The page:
So, to reactivate an account, you must submit a completed application to the bank, along with an explanation for the absence of transactions. You must be physically present in the financial institution with valid proof of address and evidence of identity. According to RBI regulations, there are no fees associated with reactivating a dormant bank account.
Difference between Inactive and Dormant Accounts
If you do not use your savings or current account for more than a year, it will be deemed inactive.
Your savings/current account will be deemed dormant if it has not been used for transactions in over 24 months.
What happens to a Dormant or Inactive Account
If your account becomes inactive or dormant, system-generated transactions such as interest credit will no longer be valid. However, if earnings from a fixed deposit (FD) or dividends on your shares are credited to your savings account, such transactions will be considered customer-initiated. Thus, the savings account will be deemed active if the FD money and/or dividend are deposited into it.
Inactive accounts are ineligible for bank services such as Internet banking, debit card/chequebook requests, etc. Also, you will be unable to modify your phone number, address, or email address if your account is inactive. In addition to the limitations that apply to inactive accounts, dormant accounts are not eligible for ATM transactions, phone banking, or internet banking.
Escheatment process of Dormant Accounts
Escheat is a legal principle that transfers the unclaimed property or funds of a deceased individual to the state. Similarly, the procedure of escheatment in banking involves transferring these accounts’ unclaimed property to the state. An accounting record is created in the state’s books whenever an account has been inactive for a period (defined by each state) and active attempts have been made to identify the owner.
Escheatment laws regulate the transfer of unclaimed funds to the state and prevent their return to banking institutions. It mandates the transfer of unclaimed funds from inactive accounts to the state’s general budget for safekeeping. The state assumes responsibility for maintaining records and returning lost or forgotten goods to owners or their heirs if the owner has died.
By applying with their state, owners can reclaim unclaimed property at no cost or for a modest handling fee. Due to the state’s perpetual custody of unclaimed property, owners may claim their property at any moment.
Numerous websites provide services for determining whether your account has been taken over by the government. In addition, there are both private and public websites.
The National Organisation of Unclaimed Property Administrators is a noncommercial website. This website allows users to look for dormant accounts under their name and social security number and provides contact information for the administrator. Each state has its escheatment provisions and expiration dates, just as it does with accounts.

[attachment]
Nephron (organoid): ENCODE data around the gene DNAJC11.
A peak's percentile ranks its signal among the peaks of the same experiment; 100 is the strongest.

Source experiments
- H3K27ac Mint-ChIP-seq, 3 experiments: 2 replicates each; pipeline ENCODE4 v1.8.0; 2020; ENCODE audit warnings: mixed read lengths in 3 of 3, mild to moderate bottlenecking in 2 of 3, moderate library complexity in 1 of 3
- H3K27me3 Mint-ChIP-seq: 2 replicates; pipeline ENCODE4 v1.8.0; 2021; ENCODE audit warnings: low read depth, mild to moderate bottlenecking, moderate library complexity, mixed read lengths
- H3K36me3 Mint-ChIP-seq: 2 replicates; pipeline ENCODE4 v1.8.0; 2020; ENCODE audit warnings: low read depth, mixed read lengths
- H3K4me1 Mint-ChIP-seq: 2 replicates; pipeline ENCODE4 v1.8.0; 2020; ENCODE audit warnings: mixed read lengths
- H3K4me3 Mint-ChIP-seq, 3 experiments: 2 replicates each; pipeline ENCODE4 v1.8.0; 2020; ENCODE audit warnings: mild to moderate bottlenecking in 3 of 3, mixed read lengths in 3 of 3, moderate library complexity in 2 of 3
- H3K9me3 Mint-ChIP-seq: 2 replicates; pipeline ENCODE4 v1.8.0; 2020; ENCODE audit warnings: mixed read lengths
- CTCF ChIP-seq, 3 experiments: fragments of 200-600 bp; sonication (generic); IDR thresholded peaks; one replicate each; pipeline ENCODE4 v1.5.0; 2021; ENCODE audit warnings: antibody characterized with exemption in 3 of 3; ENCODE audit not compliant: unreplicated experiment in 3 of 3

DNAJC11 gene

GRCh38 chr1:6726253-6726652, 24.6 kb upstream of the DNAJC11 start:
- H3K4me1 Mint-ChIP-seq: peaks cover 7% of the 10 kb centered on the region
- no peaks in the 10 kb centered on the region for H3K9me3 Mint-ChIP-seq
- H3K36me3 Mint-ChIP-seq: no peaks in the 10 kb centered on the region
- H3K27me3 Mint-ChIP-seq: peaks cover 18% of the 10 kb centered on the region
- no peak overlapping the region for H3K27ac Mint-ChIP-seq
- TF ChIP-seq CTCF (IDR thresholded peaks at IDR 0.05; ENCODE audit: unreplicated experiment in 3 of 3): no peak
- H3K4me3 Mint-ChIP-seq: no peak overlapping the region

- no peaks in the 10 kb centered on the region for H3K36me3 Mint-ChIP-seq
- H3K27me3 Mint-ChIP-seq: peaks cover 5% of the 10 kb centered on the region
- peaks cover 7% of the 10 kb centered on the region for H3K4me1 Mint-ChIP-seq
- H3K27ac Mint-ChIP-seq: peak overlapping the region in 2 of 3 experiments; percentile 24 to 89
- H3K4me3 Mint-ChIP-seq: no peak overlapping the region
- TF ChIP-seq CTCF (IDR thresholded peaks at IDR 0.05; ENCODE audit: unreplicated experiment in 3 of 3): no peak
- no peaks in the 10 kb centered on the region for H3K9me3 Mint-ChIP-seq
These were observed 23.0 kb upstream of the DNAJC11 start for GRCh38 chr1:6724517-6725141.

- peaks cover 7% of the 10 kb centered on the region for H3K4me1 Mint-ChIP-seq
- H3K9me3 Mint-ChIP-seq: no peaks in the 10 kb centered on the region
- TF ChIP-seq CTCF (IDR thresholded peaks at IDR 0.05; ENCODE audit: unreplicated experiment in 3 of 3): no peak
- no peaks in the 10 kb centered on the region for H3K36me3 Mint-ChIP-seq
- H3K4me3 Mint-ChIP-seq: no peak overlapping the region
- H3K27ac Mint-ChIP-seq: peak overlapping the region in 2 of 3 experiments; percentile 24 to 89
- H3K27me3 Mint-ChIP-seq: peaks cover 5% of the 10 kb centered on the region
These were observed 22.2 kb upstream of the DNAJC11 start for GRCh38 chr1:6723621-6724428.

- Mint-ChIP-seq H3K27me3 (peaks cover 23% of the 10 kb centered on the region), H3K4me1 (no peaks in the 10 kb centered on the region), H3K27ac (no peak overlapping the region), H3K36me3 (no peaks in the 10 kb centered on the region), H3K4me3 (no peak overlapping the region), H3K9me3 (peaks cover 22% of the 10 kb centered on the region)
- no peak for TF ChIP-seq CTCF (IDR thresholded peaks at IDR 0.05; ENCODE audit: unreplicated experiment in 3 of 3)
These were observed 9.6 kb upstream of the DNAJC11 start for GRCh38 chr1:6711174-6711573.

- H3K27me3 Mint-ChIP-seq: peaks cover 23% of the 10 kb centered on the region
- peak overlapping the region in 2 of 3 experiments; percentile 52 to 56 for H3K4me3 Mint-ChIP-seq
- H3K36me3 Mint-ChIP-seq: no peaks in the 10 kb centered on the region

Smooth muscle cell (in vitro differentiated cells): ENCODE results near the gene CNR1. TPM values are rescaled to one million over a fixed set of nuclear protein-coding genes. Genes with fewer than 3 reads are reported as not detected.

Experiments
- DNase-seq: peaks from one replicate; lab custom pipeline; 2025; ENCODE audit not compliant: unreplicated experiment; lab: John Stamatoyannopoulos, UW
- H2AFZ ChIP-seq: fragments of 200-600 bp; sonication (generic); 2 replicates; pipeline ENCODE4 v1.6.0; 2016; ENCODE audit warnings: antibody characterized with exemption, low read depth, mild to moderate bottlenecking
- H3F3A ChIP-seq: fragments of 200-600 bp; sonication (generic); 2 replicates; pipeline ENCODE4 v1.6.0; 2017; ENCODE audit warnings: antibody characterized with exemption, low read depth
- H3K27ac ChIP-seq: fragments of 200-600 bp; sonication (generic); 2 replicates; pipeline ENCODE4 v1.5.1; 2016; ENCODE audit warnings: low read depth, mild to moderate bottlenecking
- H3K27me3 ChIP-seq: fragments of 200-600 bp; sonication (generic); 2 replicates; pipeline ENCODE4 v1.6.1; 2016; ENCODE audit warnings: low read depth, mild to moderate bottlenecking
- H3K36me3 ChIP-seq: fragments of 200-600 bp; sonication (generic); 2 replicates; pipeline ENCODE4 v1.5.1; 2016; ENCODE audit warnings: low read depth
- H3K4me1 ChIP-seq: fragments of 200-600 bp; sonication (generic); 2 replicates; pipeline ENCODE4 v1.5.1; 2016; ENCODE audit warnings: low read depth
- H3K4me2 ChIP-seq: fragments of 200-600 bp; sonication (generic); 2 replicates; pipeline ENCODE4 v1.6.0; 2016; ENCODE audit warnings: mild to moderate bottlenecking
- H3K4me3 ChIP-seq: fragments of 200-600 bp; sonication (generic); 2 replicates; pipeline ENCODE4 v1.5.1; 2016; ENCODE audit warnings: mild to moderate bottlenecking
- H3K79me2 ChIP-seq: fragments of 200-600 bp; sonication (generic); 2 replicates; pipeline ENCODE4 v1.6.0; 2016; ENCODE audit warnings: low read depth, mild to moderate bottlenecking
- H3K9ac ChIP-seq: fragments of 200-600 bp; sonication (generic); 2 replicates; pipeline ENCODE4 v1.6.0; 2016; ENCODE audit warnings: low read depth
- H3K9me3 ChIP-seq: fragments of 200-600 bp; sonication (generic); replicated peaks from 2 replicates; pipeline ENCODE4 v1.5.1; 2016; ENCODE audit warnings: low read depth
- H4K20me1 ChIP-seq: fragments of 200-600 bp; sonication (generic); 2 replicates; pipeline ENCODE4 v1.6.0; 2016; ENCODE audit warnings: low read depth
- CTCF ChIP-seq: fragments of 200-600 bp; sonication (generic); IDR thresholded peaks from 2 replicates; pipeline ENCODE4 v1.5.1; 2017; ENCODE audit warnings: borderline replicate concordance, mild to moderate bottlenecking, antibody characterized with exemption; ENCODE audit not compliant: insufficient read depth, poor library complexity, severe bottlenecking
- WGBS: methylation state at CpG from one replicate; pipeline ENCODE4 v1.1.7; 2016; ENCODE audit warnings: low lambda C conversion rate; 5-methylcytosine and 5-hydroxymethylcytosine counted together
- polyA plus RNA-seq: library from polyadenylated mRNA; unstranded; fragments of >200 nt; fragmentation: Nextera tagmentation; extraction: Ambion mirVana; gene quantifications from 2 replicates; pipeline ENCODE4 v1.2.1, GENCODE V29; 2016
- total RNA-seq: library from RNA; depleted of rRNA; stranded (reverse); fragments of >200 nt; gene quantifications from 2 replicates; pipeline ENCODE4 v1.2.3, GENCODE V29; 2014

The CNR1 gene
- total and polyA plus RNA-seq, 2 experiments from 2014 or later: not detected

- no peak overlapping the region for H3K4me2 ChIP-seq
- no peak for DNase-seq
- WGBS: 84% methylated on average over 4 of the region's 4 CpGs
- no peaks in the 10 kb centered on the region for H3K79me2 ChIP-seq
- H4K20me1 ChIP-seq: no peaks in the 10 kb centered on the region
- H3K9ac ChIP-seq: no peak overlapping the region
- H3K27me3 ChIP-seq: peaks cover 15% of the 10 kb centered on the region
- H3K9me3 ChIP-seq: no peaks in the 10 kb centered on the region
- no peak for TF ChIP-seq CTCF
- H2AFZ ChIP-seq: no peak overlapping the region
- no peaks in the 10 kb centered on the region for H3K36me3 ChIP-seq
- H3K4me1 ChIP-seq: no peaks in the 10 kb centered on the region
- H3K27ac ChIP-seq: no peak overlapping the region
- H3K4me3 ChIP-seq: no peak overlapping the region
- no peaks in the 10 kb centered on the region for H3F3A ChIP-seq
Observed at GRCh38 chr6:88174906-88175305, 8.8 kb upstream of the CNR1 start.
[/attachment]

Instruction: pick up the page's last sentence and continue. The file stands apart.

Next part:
A dormant account meaning is something you, as the account holder, really need to be aware of. This will ensure that you keep your bank account active by ensuring that you conduct a suitable number of transactions. Additionally, you can protect your account from being marked as inactive by taking any one of the several preventative steps that are available to you. To guarantee that your account is constantly active, it is imperative that you carry out a transaction, move funds through any of the available banking channels, withdraw cash, or write a cheque. This is vital because it ensures that no one else can access your money until you permit them to do so. Knowing this will bring you peace of mind.
1. What is the meaning of a Dormant Account?
Ans: According to RBI rules, an account is considered dormant if there have been no transactions in it for more than two years. Banks turn inactive accounts into dormant accounts in order to decrease fraud. After an account has been designated as dormant, you are not permitted to log onto it, make payments, transfer money, or withdraw money. However, dormant accounts can still earn interest on their balances, which must be reported as income on tax returns.
2. How to activate the Dormant Account?
Ans: Steps to activate dormant account:
1: Go to the branch and hand in a written application that has your signature and the operating instructions for the account.
2: Provide self-attested identification and address documentation.
3: Finally, make a transaction to reactivate your account.
3. How to close the Dormant Account?
Ans: By requesting the bank, a dormant bank account might be closed. The owner can move the account’s money to any other account, and then the bank will shut the account. In most instances, the bank attempts to locate the account holder and, if unsuccessful, notifies the state of the account’s status.
4. Can you move funds from your active account to your Dormant Account?
Ans: No, you can’t move money from your bank account to your dormant account. If you have a dormant bank account and need to transfer funds to it, you should call your bank and become familiar with the transfer method. Then, funds can be transferred to the dormant account.
5. Can a Dormant Account receive interest on the funds deposited?
Ans: Yes. Dormant bank accounts are eligible to receive interest at the same rate as the bank’s savings account. However, this interest credit will not be regarded as a genuine transaction for reactivating the account.